April 2012

26th April 2012

NSW Police Force response to claims on ABC TV 7.30 Program regarding civil action over software copyright.

This matter is a contract dispute between two parties which is currently the subject of civil action.

NSW Police firmly maintains that it paid for a site licence which entitled all police users to use that software. Site licences are not uncommon.

Furthermore, this site license expressly permitted NSWPF to use the software after the expiry of the maintenance contract in 2003.

In relation to other aspects of the claim, NSW Police has made reasonable offers to settle but these offers have been rejected.

The company also declined NSWPF offers for mediation before starting proceedings.

The NSWPF also strongly rejects suggestions it involved lawyers in discussions with the company without consultation. The company had every opportunity to attend with its own lawyers.

Further, NSWPF does not concur with the company’s calculation of costs to the Force should the company be successful with its civil action.

NSWPF also denies fresh claims in relation to the NetManage Applet and will vigorously contest the matter.

March 2012

5th March 2012

The following information was supplied to ABC Television's Four Corners program for an episode that aired on 5 March 2012.


The Police Integrity Commission (PIC) is investigating the NSW Police Force's critical incident investigation into the Salter matter. Until the PIC finalises its inquiries we cannot comment on this matter any further.

The Force conducts thousands of internal investigations every year. The system of independent oversight by a number of authorities including the Police Integrity Commission and the NSW Ombudsman ensures that investigations are robust, transparent and effective.

In 2011, NSWPF received 5320 complaints that were oversighted by the Ombudsman. Of these 4530 were triaged and resolved with the complainants. Of the remaining 790, 30 per cent were sustained.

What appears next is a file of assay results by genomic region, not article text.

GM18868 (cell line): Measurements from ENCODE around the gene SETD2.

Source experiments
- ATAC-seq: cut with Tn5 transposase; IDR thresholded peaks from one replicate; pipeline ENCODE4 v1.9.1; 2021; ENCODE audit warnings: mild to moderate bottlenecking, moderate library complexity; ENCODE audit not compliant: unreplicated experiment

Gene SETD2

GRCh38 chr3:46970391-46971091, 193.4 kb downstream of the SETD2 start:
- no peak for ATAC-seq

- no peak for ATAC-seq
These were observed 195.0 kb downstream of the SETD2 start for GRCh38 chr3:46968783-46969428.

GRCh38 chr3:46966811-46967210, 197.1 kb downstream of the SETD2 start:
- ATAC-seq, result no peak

In 2011, three officers were dismissed by the Commissioner.


The NSW Police Force has played a leading role in developing the best possible policing responses to mental health issues.

In 2010, NSW Police responded to 36,500 mental-health related incidents under the Mental Health Act 2007.

NSWPF has been at the forefront of policing and mental health in Australia.

We are training, on average, one class a month for frontline police across the state in a four-day Mental Health Intervention Team (MHIT) training program. More than 700 officers have undergone the training program since its inception in 2007. The Force has committed to training 10 per cent of all operational police by 2015. The program has now been adopted by the ACT Police.

NSW Police is also developing a one-day intensive mental health training program.

NSW Police is involved in several NSW Government research projects including Mental Health Frequent Presenters and Mental Health and Cognitive Disability in the NSW Criminal Justice System.

MHIT Facts:

  • We have trained over 700 frontline police in the 4-day training program
  • The program has been adopted by ACT AFP
  • We present regularly to carers and consumer groups, Non-Government Organisations (NGOs) and many others
  • We have plans to train all frontline police in mental health issues
  • We provide advice and guidance to the field on operational policing issues as well as manage policy and strategy provisions for the NSWPF
  • We have presented internationally in Europe, USA and Canada
  • We are a member of the worldwide Crisis Intervention Team (CIT) International - a body that brings together police forces which have similar programs to the MHIT